Every court must adopt an administrative order pursuant to MCR 8.112(B) to make reasonable regulations necessary to protect its public records and prevent excessive and unreasonable interference with the discharge of its functions, to specify the reasonable cost of reproduction of records provided in accordance with MCR 8.119(J), and to specify the process for determining costs under MCR 8.119(J).  The administrative order should also include associated when a request is made for a new record.  See details for assessing costs when creating a new record.
 
The administrative order must include the court's policy for whether to provide access for court recordings and other records defined in MCR 8.119 (F), and if access is to be provided, must outline the procedure for accessing those records.  Model local administrative orders have been produced by the State Court Administrative Order.
  
The court's response to inquiries regarding nonpublic records is outlined in the following resources:
  • Michigan Trial Court Case File Management Standards - Component 19, Providing Public Access to Records
  • Chart of Nonpublic and Limited-Access Court Records
  • Michigan Supreme Court Administrative Order 2006-2 - Privacy Policy and Access to Records
  • SCAO Administrative Memorandum 2006-04 - Privacy Policy and Access to Records
  • Memorandum regarding confidential nature of exhibits admitted into evidence in juvenile proceedings during a trial or hearing.  See details.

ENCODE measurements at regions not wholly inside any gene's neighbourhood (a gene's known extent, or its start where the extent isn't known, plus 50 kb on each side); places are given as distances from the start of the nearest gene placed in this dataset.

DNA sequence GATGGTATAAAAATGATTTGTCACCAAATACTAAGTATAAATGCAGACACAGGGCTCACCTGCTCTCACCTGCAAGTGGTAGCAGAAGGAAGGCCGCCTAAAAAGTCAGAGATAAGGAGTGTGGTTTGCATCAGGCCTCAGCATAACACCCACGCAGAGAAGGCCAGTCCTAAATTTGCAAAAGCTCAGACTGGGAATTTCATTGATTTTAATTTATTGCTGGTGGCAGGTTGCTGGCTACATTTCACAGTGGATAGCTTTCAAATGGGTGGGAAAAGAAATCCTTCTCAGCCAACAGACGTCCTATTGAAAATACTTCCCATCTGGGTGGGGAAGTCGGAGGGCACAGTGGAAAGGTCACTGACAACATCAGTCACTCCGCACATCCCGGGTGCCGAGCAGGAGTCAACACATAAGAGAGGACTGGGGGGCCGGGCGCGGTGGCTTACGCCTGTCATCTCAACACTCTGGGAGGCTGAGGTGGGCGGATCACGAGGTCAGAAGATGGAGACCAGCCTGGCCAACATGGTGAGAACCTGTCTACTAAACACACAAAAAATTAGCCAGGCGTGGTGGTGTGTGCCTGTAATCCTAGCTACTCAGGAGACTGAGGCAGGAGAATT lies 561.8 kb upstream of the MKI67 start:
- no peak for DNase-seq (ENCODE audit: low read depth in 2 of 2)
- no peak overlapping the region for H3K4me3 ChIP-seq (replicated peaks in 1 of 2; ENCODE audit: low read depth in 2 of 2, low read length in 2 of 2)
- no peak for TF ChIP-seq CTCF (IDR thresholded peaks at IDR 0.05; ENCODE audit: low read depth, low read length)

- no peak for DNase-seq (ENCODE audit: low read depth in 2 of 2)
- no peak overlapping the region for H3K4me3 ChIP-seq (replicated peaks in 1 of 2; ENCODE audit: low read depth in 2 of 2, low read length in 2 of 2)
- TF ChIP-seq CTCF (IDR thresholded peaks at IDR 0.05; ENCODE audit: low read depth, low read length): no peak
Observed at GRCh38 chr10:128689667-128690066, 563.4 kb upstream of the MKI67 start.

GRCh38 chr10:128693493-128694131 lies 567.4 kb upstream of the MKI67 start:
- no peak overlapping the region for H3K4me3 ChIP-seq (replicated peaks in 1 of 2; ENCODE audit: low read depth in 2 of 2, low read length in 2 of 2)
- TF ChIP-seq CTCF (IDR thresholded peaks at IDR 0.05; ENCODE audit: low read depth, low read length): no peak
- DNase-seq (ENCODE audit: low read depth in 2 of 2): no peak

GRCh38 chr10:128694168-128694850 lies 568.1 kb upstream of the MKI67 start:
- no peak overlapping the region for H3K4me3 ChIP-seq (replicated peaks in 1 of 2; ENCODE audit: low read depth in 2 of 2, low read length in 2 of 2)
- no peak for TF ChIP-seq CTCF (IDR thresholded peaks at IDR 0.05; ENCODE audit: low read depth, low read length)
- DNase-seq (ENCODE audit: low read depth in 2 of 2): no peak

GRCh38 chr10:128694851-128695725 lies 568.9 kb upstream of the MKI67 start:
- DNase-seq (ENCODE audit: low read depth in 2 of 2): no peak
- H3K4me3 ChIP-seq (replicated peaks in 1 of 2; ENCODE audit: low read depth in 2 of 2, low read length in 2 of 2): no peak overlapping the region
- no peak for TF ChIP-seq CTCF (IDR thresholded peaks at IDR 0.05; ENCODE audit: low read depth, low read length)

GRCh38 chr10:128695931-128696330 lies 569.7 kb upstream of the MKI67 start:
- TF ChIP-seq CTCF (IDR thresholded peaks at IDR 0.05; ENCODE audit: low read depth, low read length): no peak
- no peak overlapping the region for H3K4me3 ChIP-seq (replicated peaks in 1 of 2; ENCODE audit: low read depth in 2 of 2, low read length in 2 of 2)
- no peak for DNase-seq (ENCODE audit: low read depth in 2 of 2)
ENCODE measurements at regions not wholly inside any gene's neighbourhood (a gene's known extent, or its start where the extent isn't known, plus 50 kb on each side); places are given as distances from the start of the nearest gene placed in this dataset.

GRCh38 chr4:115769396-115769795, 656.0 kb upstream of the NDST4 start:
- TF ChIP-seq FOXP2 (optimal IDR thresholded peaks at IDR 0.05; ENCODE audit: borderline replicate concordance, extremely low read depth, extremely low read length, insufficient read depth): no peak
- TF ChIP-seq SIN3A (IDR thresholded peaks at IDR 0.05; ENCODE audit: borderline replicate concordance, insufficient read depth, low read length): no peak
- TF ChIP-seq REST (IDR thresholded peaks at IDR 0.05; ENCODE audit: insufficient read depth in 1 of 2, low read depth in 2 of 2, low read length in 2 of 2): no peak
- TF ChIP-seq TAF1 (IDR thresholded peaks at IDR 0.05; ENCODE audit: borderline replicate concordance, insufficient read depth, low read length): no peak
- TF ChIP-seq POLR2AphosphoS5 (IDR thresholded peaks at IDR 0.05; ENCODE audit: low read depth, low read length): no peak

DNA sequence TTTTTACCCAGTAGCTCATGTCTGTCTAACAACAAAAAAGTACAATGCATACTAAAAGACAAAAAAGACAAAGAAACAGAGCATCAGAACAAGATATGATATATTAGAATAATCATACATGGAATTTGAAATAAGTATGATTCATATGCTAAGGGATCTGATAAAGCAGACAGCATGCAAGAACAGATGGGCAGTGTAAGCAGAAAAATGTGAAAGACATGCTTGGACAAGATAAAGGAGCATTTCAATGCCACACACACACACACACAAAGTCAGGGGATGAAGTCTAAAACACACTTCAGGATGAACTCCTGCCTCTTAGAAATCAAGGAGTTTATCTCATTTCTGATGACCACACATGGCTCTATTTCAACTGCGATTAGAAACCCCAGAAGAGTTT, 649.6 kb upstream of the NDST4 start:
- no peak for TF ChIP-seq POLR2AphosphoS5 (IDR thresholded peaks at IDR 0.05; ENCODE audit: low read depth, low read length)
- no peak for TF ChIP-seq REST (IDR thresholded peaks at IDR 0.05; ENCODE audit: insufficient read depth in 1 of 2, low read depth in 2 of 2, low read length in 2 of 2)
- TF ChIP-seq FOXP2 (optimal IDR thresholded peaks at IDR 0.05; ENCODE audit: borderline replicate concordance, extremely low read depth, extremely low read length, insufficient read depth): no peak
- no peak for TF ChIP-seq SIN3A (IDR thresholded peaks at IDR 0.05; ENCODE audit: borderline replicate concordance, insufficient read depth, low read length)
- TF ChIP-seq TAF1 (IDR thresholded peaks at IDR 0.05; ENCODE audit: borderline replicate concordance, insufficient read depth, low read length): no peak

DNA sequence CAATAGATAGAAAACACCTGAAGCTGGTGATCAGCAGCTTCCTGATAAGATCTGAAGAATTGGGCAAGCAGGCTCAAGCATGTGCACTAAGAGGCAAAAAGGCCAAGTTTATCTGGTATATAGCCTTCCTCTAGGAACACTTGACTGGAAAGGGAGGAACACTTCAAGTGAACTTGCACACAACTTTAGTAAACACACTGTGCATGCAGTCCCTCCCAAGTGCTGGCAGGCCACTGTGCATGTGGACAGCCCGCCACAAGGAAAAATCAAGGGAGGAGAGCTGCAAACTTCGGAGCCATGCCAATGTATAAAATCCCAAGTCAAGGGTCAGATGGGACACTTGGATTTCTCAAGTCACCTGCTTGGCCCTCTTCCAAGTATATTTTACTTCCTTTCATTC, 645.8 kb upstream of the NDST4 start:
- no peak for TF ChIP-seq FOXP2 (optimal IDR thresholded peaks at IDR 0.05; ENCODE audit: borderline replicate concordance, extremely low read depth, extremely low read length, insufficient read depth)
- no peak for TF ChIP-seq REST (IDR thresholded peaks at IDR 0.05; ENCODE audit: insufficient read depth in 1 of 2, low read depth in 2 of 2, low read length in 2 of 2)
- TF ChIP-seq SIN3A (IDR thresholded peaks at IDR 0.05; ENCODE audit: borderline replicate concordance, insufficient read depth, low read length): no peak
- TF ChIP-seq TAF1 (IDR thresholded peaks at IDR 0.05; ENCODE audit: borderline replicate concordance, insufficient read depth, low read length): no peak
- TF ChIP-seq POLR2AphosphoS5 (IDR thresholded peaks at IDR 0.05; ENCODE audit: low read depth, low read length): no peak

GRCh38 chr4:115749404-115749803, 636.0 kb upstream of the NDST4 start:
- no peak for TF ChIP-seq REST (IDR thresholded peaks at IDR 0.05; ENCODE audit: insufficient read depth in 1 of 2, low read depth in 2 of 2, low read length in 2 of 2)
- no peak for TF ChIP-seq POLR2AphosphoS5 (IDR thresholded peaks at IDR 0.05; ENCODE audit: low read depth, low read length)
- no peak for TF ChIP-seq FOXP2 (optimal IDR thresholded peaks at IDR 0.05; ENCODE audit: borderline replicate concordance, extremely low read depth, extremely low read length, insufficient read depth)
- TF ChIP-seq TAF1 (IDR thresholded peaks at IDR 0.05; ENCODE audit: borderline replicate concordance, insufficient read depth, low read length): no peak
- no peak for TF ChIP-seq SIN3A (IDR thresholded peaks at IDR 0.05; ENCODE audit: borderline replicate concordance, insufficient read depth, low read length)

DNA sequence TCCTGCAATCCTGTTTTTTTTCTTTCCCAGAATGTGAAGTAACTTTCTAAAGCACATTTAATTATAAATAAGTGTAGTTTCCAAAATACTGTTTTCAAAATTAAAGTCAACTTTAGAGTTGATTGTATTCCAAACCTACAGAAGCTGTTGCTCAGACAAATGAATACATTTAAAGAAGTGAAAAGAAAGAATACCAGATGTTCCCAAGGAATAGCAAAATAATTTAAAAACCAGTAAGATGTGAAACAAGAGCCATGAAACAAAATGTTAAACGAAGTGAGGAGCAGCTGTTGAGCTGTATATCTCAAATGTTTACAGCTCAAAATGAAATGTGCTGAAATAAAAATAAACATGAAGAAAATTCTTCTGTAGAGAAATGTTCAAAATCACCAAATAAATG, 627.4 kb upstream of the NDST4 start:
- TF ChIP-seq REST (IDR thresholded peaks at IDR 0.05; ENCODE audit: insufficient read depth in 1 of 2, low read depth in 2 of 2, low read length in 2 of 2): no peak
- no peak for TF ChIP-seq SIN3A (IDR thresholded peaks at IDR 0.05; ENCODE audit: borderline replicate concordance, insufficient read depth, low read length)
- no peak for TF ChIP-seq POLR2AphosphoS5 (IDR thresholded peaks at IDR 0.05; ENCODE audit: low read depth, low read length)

For more details on policy and procedural information on public access to records, see Section 4-03 of the Michigan Court Administration Reference Guide

 

Record Retention and Disposal

Records may not be disposed of, mutilated, or destroyed except as allowed by statute or court rule.  More specifically, MCL 399.811 and MCL 750.491 require that all public records be listed on an approved retention and disposal schedule that identifies the minimum amount of time that records must be kept to satisfy administrative, legal, fiscal, and historical needs. Any record not contained on this list or not having a statutory retention period cannot be disposed of without first securing an amendment to the schedule.   Record retention and disposal schedules for trial courts have been approved by the State Administrative Board to provide courts with the minimum record retention periods.  MCL 399.811, MCL 750.491, MCL 600.1428, and MCR 8.119(K).
 

Standards and guidelines for reproduction of records through microfilming and imaging technology are available from this site, and resources for microfilming, records storage, record disposal, and archives are available through Records Management Services of the Department of Technology, Management, and Budget.

 

Required Local Administrative Orders

Access, Inspection, Reproduction, and Creation of Records

Unless access to a file, a document, or information contained in a file or document is restricted by statute, court rule, or an order entered according to MCR 8.119(I), any person may inspect pleadings and other papers in the clerk's office and may obtain copies as provided in MCR 8.119(J). A court, by administrative order, may make reasonable regulations necessary to protect its public records and prevent excessive and unreasonable interference with the discharge of its functions. The administrative order must include the court's policy for whether to provide access for court recordings and other records defined in MCR 8.119 (F), and if access is to be provided, must outline the procedure for accessing those records.